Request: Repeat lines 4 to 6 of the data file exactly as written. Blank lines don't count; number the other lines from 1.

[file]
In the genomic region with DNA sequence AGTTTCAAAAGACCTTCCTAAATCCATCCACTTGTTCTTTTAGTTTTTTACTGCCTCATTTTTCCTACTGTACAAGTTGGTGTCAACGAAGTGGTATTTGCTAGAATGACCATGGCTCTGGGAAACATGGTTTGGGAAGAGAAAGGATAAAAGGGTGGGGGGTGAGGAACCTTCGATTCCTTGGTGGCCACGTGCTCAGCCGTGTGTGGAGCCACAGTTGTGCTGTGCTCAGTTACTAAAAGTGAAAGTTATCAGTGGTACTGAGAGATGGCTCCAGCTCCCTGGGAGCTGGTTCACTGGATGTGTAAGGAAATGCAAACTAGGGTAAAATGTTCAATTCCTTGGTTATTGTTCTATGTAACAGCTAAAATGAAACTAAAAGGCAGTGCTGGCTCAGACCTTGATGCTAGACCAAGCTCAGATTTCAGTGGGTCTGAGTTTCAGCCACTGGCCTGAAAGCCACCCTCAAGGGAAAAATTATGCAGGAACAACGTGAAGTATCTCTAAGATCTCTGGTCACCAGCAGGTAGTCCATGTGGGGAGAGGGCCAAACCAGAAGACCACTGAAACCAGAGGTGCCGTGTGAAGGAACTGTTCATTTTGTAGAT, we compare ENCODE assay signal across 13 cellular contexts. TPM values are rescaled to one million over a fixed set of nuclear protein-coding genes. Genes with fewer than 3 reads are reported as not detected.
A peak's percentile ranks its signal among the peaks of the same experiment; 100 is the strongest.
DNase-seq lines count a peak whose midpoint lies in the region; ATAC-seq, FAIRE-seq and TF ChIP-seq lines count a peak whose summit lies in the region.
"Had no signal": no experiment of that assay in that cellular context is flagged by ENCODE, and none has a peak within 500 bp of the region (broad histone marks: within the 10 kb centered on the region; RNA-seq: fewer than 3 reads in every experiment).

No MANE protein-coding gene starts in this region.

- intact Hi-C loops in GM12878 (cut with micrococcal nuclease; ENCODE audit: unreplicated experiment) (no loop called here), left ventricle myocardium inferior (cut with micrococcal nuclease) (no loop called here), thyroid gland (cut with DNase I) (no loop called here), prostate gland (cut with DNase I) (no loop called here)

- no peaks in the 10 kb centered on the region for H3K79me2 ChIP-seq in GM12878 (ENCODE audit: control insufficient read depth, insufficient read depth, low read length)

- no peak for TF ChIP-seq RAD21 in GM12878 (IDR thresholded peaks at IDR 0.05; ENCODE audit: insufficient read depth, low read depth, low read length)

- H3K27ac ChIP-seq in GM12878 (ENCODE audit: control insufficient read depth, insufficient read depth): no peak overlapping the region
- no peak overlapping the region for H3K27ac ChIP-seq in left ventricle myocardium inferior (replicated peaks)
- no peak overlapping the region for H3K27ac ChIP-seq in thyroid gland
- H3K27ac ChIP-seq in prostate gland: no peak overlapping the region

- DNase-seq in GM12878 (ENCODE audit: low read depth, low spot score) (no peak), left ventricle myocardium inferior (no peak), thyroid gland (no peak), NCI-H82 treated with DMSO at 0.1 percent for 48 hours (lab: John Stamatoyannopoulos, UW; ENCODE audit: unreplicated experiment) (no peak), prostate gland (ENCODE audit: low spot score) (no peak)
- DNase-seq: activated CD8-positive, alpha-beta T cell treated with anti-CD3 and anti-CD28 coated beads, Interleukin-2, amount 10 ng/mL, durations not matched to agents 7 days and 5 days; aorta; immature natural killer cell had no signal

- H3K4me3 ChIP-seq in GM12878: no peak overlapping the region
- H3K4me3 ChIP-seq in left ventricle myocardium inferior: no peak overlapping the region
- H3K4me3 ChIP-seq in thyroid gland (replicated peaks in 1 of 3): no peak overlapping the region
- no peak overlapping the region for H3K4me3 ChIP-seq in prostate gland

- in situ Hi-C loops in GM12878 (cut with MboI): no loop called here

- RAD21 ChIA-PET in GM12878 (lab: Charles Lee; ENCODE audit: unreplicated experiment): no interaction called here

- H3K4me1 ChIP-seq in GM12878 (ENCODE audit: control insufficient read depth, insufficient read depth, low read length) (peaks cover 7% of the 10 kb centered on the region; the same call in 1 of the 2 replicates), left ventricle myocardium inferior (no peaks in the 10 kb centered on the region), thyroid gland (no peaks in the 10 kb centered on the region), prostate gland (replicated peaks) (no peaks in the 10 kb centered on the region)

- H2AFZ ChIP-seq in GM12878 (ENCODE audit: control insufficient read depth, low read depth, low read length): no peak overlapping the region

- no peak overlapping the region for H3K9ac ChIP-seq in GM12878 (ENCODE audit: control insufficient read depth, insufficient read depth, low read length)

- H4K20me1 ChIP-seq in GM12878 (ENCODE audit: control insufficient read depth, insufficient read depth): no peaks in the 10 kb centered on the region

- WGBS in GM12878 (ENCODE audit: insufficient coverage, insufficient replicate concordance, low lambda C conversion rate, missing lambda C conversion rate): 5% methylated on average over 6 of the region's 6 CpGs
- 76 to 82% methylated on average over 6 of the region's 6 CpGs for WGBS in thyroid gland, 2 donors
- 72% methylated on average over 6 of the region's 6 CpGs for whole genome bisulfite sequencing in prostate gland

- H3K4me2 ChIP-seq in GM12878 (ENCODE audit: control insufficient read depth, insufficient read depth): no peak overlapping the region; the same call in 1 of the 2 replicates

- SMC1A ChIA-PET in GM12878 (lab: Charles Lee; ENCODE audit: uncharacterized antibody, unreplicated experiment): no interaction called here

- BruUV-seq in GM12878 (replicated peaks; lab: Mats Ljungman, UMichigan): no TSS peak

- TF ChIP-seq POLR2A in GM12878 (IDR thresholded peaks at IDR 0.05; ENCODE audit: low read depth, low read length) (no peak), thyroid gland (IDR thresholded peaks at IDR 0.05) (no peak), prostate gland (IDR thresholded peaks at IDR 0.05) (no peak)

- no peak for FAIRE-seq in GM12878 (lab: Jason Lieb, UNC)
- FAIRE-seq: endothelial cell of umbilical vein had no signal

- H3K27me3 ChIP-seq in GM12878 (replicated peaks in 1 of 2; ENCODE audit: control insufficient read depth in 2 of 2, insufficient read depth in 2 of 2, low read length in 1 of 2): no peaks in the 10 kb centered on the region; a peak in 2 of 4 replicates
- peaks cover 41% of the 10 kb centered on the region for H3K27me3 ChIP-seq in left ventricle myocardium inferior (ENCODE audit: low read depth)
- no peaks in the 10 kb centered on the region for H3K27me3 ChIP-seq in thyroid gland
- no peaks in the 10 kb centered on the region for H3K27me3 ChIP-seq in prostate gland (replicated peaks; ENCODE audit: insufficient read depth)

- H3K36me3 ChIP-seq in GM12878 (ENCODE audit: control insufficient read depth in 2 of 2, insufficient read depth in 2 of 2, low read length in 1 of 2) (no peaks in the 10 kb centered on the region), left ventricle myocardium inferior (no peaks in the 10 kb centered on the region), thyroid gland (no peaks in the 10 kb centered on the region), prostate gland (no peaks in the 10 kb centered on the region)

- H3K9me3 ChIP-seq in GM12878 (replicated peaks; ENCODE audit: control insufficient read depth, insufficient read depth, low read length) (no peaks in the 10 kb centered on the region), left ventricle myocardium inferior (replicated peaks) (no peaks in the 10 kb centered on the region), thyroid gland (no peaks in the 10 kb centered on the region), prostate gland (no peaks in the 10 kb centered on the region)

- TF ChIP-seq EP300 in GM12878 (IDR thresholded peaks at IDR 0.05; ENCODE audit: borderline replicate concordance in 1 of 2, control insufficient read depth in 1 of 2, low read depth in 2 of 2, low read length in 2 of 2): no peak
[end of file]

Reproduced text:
"Had no signal": no experiment of that assay in that cellular context is flagged by ENCODE, and none has a peak within 500 bp of the region (broad histone marks: within the 10 kb centered on the region; RNA-seq: fewer than 3 reads in every experiment).

No MANE protein-coding gene starts in this region.

- intact Hi-C loops in GM12878 (cut with micrococcal nuclease; ENCODE audit: unreplicated experiment) (no loop called here), left ventricle myocardium inferior (cut with micrococcal nuclease) (no loop called here), thyroid gland (cut with DNase I) (no loop called here), prostate gland (cut with DNase I) (no loop called here)